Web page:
In response to the North Korea nuclear text, the Bush administration predictably urges the imposition of sanctions, but the rest of the world is divided on the proper approach to take.
Various writers agree that insecurity(h/t Adam) has led North Korea to conduct the higly provocative act of testing a nuclear weapon.
This article in the Washington Post explores the inter-relationship between the crisis in North Korea and Iran. Definitely recommended reading, as it is impossible to believe that Iran and North Korea have not been watching each other and gauging how we would react in the light of our problems in other parts of the world, Iraq included.
An article in the New York Times highlights the utter failure of our policy on North Korea.
Where to go from here? Selig Harrison of the Center for International Policy says our only choice is to talk to North Korea and that taking the hard-line would be a mistake:
Paradoxical as it may seem, Pyongyang staged the test as a last-ditch effort to jump-start a bilateral dialogue on the normalization of relations that the United States has so far spurned. Over and over, I was told that Pyongyang wants bilateral negotiations to set the stage for implementation of the denuclearization agreement it concluded in Beijing on Sept. 19, 2005, with the United States, China, Russia, Japan and South Korea.
The sanctions issue has given the initiative to hard-liners in Pyongyang, who can plausibly argue that the sanctions are the cutting edge of a calculated effort by dominant elements in the Bush administration to undercut the Beijing agreement, squeeze the Kim regime and eventually force its collapse.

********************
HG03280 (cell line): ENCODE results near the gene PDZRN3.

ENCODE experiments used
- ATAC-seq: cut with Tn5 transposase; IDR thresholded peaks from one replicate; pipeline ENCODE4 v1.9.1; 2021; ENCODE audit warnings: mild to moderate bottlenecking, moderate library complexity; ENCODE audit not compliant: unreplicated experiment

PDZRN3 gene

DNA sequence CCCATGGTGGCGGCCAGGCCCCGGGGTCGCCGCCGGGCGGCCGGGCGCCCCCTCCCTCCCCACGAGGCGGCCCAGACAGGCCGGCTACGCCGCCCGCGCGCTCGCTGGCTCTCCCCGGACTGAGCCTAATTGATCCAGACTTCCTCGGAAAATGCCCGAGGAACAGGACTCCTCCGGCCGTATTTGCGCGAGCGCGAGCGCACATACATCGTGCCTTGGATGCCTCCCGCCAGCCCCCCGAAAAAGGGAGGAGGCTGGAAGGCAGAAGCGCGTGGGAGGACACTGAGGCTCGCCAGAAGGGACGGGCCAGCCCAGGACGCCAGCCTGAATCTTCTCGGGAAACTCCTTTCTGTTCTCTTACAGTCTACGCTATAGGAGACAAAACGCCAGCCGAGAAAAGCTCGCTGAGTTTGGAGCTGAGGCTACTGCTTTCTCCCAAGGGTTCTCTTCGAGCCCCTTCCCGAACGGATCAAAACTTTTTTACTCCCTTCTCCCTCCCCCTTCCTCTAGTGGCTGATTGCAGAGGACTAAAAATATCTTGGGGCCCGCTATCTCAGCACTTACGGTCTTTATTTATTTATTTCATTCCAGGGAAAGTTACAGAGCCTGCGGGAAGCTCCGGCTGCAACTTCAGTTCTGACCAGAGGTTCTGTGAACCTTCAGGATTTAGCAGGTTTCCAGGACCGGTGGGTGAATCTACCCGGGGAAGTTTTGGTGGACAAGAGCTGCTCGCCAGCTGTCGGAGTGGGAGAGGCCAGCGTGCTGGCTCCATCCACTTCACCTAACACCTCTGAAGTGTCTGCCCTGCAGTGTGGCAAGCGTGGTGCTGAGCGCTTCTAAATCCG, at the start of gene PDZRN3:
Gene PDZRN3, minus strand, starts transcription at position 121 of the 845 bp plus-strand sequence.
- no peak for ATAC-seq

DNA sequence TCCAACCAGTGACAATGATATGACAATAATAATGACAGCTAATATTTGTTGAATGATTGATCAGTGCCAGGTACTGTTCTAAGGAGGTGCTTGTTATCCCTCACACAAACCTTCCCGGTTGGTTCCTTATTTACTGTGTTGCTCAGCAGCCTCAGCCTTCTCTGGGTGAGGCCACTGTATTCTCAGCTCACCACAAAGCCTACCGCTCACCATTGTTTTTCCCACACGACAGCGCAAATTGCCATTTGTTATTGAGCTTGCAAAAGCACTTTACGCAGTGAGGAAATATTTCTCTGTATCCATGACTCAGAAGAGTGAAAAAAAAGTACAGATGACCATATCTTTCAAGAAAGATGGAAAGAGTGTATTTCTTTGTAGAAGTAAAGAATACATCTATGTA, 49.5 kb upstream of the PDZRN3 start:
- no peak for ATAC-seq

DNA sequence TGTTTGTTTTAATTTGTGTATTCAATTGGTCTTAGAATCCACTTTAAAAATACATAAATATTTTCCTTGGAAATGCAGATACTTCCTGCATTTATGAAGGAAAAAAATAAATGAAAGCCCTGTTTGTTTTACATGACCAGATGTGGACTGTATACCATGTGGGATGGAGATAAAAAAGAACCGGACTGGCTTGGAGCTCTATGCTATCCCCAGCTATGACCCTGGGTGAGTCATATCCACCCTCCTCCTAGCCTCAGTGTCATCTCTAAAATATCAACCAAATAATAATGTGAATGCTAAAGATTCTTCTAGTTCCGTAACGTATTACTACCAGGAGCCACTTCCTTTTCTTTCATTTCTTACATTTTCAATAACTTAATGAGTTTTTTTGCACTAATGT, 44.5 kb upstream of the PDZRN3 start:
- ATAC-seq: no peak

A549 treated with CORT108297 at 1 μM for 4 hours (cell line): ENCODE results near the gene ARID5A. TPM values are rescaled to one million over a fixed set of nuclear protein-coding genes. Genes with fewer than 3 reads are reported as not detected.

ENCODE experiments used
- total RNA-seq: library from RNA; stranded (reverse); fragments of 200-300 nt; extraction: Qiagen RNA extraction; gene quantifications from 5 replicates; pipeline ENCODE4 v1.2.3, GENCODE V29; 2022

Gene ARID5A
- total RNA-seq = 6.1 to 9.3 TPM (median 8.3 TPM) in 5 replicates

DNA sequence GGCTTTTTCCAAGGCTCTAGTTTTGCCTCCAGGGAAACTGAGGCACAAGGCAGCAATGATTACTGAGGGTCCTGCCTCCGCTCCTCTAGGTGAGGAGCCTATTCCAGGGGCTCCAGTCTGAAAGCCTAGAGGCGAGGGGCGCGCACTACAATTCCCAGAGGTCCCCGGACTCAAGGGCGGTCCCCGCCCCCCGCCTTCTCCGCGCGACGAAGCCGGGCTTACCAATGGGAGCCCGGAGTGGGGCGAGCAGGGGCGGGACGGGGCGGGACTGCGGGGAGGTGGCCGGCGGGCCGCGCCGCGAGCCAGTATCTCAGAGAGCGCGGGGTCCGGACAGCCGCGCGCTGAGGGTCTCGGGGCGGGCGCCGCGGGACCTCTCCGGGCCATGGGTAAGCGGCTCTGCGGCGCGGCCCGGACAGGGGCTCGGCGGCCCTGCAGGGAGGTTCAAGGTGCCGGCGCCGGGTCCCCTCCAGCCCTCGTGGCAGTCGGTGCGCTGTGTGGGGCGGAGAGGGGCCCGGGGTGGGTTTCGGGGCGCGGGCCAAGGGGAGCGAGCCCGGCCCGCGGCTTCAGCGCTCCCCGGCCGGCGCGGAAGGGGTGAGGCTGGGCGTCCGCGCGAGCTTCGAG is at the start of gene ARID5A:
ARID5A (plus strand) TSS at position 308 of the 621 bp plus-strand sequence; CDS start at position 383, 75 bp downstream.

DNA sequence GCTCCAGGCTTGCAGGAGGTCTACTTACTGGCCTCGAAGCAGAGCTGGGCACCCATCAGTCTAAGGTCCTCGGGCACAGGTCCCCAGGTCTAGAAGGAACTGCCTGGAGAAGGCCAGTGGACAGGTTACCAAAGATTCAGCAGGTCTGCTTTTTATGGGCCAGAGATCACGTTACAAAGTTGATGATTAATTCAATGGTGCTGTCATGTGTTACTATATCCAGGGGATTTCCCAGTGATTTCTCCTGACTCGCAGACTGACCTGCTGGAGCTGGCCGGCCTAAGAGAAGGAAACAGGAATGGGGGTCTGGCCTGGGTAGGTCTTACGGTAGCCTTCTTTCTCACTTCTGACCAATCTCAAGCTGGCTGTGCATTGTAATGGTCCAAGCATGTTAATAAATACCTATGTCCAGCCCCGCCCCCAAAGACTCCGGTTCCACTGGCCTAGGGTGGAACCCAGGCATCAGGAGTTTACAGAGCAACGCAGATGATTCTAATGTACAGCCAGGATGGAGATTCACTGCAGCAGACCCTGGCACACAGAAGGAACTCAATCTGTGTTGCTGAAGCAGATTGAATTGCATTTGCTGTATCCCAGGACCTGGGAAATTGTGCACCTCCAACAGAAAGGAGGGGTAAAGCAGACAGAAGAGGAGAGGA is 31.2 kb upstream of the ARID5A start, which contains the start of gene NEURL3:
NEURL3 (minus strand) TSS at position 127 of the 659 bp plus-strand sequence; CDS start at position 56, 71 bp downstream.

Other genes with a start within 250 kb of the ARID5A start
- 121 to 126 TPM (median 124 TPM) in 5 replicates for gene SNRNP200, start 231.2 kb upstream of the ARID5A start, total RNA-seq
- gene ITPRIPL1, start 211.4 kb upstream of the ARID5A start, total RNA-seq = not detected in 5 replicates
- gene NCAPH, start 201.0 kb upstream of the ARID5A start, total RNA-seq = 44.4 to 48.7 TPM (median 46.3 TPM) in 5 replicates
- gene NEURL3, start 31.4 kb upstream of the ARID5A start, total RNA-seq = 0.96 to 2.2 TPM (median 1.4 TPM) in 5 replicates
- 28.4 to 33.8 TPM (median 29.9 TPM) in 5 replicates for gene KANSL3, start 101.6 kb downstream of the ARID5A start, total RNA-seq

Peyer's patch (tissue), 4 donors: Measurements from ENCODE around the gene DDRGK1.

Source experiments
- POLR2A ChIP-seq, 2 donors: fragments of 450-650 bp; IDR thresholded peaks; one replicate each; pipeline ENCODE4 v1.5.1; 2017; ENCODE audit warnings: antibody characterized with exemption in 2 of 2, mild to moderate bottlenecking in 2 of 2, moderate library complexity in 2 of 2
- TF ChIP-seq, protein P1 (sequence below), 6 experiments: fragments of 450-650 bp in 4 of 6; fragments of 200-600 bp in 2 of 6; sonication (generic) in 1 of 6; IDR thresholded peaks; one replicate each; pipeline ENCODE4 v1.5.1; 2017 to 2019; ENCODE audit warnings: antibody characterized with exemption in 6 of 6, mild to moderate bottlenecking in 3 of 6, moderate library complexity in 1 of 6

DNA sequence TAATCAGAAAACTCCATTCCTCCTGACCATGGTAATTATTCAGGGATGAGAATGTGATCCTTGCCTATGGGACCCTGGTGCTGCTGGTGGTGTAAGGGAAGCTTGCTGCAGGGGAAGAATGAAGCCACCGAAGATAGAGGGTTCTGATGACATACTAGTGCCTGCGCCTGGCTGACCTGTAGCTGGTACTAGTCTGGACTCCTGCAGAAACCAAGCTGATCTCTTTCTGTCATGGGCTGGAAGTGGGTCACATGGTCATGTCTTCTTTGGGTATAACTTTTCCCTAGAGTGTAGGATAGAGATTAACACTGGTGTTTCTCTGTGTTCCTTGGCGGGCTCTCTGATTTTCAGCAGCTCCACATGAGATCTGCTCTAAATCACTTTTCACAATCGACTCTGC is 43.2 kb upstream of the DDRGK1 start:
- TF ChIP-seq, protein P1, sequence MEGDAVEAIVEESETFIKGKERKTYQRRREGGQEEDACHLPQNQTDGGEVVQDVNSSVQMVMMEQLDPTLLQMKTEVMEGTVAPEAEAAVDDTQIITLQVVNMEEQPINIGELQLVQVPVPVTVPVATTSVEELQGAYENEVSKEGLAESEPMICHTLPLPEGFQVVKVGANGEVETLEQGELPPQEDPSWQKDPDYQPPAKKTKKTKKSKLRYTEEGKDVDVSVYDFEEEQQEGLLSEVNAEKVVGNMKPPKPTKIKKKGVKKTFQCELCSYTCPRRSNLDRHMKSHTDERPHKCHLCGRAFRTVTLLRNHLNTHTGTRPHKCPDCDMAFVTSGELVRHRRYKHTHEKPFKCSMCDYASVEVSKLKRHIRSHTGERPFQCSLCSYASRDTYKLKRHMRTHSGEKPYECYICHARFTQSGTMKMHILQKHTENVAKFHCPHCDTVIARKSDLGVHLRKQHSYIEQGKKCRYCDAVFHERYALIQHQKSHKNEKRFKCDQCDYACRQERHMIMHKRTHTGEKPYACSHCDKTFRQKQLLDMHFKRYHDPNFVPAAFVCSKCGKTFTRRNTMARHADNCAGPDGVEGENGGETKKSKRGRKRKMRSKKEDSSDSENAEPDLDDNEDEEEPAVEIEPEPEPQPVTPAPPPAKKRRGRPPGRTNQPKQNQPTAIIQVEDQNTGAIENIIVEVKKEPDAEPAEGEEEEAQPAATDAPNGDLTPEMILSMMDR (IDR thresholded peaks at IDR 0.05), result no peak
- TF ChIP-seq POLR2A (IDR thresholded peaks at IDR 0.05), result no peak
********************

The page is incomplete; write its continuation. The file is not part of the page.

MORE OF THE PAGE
Jon Wolfsthal of the Center for Strategic and International Studies begs to differ:
The time for negotiations is over. Now it's about containment and deterrence.
Kim Jong Il has entered a new era, one in which his pattern of brinksmanship, instead of extracting aid from his neighbors, risks provoking a nuclear holocaust. It is critical that Washington and other powers make crystal clear the responsibilities that come with North Korea's decision: A nuclear power must not bluff, must not provoke and must not make threats lightly. In contrast to the ambiguous behavior and bellicose rhetoric they've displayed in the past, North Korean leaders must now avoid steps that could lead to miscalculation and unintentional conflict.
I'm going to throw my hat in with Harrison. If in fact you subscribe to the theory that North Korea is acting out of weakness, than it makes entirely more sense to figure out what North Korea wants more than anything, then offer to give it to them if they ditch nuclear weapons, or make things very, very hard if they don't. Sanctions alone won't do the trick. Force certainly will not do the trick (we would not be able to eliminate their nukes before they could use one or two.) Pushing North Korea over into chaos via sanctions or force isn't going to do anyone any good. Our only real choice at this point is to take North Korea seriously, and give them what they want if they give up the nukes.
If that can be construed as "rewarding" bad behavior...well, welcome to the real world. Pakistan and India behaved badly by building nuclear weapons, and their "punishment" was some scolding followed rapidly by normalized relations with the rest of the world. If we had bothered to try and stop them both earlier, we might have suceeded. If we had bothered to stop North Korea earlier, we might have suceeded. We didn't, and now the conclusion of this matter is no longer entirely in our hands.